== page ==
By John Higgins
Beacon Journal staff writer
Akron's National Inventors Hall of Fame middle school isn't supposed to be an isolated island of excellence.
The school, which specializes in teaching science, technology, engineering and mathematics (STEM) using hands-on teaching methods, always was intended to be a launching pad for other schools.
That plan took flight Monday when the school board created a year-round job to oversee the STEM expansion.
The district already is planning a STEM high school. The program also is coming soon to Akron's other middle schools, beginning this week with Hyre Middle School and the Akron Opportunity Center, an alternative middle school for students with behavior problems.
The STEM program director will start at about $76,000 a year and be responsible for planning, implementing and evaluating the integration of STEM curriculum and teaching methods into classrooms throughout the district.
''It will definitely be more than a full-time job,'' Assistant Superintendent Ellen Mc-Williams said. ''Development of the high school will take the bulk of the time right now, but we also have the expectation that this person will be able to monitor and push and encourage the STEM methodologies across the entire district and see that through.''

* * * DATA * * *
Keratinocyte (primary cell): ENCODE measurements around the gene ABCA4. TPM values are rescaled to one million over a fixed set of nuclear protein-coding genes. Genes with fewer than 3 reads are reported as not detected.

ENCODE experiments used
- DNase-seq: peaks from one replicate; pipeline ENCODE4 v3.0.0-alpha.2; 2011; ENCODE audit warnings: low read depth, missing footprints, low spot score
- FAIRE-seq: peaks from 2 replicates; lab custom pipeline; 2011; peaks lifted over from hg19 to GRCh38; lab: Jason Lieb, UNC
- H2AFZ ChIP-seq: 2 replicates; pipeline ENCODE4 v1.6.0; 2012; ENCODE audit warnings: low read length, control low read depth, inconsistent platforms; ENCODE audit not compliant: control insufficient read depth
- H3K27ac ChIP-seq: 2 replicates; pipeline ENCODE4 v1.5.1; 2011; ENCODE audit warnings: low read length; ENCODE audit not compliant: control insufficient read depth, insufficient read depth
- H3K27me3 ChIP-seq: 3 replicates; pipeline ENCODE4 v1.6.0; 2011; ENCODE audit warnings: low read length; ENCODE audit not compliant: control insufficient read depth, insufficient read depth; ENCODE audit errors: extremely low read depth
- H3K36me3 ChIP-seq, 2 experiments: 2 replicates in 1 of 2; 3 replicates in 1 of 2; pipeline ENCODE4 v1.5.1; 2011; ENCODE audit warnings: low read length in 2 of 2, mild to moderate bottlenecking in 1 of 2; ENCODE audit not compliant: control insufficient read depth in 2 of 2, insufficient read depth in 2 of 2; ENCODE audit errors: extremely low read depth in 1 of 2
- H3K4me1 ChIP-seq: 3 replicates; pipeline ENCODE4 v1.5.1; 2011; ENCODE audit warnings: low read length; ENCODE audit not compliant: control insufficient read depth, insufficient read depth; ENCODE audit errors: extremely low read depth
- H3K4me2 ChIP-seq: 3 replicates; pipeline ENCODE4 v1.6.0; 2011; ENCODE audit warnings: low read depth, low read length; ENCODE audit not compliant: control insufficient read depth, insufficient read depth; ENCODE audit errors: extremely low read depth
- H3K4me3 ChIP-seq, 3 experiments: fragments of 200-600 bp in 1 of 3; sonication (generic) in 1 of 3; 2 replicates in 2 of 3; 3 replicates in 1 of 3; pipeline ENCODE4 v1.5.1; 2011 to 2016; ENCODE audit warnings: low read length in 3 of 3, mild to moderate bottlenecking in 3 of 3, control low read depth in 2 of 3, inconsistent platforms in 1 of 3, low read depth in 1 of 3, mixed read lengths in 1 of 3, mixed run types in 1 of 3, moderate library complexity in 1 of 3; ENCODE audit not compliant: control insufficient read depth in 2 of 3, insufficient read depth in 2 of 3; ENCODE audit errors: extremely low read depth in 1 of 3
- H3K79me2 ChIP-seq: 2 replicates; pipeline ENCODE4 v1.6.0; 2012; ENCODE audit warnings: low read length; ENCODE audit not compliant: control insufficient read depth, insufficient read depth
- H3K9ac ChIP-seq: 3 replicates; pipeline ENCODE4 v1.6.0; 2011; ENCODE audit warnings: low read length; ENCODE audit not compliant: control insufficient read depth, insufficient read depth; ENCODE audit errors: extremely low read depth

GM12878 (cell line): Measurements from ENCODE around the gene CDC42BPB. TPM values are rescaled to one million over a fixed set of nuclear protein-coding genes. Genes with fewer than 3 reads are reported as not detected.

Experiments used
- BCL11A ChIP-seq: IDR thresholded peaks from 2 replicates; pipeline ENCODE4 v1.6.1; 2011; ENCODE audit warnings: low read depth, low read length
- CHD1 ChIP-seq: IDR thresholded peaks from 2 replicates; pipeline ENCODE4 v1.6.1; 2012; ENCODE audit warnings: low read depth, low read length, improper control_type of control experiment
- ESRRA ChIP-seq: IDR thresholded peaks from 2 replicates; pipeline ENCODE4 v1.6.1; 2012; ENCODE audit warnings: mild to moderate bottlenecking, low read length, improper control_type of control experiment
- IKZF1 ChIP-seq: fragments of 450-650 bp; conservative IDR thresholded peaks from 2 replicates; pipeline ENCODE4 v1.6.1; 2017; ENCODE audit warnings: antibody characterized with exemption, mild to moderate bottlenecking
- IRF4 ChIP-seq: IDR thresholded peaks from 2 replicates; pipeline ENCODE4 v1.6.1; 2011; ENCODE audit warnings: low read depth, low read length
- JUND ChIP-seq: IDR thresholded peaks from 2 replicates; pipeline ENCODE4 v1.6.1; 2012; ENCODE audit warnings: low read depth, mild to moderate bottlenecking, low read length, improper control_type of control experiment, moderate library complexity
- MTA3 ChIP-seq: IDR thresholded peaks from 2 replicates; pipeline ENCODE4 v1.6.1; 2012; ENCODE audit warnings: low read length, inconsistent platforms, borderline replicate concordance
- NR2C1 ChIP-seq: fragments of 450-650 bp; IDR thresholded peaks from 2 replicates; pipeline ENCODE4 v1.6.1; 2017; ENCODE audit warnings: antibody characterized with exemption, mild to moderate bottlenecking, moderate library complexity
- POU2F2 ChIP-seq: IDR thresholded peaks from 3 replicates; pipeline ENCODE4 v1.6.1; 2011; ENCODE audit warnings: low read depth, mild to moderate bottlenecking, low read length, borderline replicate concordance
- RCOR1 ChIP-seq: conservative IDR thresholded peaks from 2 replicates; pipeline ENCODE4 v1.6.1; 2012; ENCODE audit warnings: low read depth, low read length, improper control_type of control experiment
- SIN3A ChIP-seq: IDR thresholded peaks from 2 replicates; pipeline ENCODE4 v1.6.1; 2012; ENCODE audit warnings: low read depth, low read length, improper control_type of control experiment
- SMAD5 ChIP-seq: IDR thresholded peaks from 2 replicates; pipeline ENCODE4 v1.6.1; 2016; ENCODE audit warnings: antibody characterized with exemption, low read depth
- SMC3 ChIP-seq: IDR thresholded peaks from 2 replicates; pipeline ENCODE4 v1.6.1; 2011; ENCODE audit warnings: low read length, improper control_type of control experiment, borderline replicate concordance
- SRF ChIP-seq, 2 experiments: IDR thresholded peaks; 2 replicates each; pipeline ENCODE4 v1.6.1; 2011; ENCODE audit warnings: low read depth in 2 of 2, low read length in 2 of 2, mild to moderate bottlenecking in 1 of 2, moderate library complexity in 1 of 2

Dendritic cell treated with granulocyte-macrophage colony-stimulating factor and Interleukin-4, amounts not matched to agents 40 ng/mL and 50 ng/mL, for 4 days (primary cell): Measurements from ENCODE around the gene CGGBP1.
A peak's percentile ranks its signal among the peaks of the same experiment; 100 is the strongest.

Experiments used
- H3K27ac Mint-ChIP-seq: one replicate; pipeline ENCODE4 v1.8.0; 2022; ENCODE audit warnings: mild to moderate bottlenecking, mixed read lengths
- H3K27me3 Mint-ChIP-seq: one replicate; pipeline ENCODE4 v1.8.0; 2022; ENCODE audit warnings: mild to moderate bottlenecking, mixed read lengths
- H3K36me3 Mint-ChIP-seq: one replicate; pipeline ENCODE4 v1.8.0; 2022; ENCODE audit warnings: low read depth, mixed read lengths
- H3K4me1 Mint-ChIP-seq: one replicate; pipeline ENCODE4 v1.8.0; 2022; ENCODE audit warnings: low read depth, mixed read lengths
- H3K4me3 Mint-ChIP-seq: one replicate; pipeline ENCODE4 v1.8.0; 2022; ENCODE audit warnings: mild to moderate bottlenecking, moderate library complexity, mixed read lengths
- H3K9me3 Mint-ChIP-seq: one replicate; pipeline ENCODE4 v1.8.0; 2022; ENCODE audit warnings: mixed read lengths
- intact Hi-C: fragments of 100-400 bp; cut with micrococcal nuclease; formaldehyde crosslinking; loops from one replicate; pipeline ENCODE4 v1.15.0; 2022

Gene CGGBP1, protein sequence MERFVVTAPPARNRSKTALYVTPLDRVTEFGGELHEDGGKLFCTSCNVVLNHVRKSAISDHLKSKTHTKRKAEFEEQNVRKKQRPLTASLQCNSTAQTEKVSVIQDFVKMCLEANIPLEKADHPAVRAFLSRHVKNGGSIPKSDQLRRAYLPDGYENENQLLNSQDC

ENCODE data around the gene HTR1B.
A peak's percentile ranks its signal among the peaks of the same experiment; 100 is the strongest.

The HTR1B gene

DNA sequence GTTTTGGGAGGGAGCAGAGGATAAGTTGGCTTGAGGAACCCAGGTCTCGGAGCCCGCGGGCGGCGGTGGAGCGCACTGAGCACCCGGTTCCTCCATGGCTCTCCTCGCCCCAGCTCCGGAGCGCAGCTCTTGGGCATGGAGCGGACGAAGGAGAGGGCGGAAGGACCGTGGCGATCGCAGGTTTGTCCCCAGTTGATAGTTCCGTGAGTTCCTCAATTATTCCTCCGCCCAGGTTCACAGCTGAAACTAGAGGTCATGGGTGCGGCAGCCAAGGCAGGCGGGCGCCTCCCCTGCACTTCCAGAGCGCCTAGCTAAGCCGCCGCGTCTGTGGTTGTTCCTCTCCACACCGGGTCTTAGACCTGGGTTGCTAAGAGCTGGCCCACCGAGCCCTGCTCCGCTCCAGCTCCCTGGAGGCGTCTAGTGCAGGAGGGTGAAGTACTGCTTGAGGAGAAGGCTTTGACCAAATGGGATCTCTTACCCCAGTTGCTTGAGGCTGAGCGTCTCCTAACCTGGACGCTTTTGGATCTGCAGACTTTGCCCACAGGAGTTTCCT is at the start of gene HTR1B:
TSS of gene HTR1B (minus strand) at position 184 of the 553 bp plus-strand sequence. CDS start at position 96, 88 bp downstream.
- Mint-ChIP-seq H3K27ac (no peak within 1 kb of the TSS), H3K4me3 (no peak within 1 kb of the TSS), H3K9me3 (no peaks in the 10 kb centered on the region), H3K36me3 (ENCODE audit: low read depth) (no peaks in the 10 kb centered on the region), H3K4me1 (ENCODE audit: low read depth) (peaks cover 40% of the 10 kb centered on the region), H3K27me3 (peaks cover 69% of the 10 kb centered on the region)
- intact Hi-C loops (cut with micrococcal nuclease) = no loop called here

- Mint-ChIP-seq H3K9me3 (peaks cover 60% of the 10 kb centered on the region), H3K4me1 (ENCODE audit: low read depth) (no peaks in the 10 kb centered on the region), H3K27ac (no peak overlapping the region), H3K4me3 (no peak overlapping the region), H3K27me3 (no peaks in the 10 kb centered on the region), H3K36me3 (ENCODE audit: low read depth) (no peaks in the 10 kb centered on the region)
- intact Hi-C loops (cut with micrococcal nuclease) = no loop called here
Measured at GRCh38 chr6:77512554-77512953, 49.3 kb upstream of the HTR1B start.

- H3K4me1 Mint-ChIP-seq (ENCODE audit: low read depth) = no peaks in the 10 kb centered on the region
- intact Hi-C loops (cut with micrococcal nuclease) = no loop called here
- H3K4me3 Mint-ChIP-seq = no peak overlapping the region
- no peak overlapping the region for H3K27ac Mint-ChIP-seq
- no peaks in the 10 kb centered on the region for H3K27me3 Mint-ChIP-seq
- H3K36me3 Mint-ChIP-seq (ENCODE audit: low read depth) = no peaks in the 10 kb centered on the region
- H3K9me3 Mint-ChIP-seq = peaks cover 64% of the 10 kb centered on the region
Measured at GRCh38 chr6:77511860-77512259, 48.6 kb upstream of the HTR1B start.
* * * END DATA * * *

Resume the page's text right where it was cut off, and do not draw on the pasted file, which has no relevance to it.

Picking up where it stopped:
The new director will replace Maryann Wolowiec, who oversaw development of the National Inventors Hall of Fame middle school, Akron's first STEM school, which opened in fall 2009.
Wolowiec left the district last fall to become vice president of educational content and program development for Invent Now, formerly known as the National Inventors Hall of Fame Foundation.
The district is working with the University of Akron, Kent State University and Hiram College on a $519,000 grant from the Ohio Board or Regents to study ways to replicate the STEM curriculum, staff development and teaching methods practiced at the National Inventors Hall of
Teachers at Hyre Middle School and the Akron Opportunity Center begin the STEM expansion this Thursday.
''They'll receive training through the rest of this year and this summer,'' McWilliams said.
She said this summer the district will begin training teachers at two more middle schools, which have not yet been named.
Akron also is using some of its federal ''Race to the Top'' money to sustain the expansion of STEM ideas to all of the district's middle schools and eventually elementary schools.
Akron will receive $9.2 million over four years from the competitive federal grant for school reform.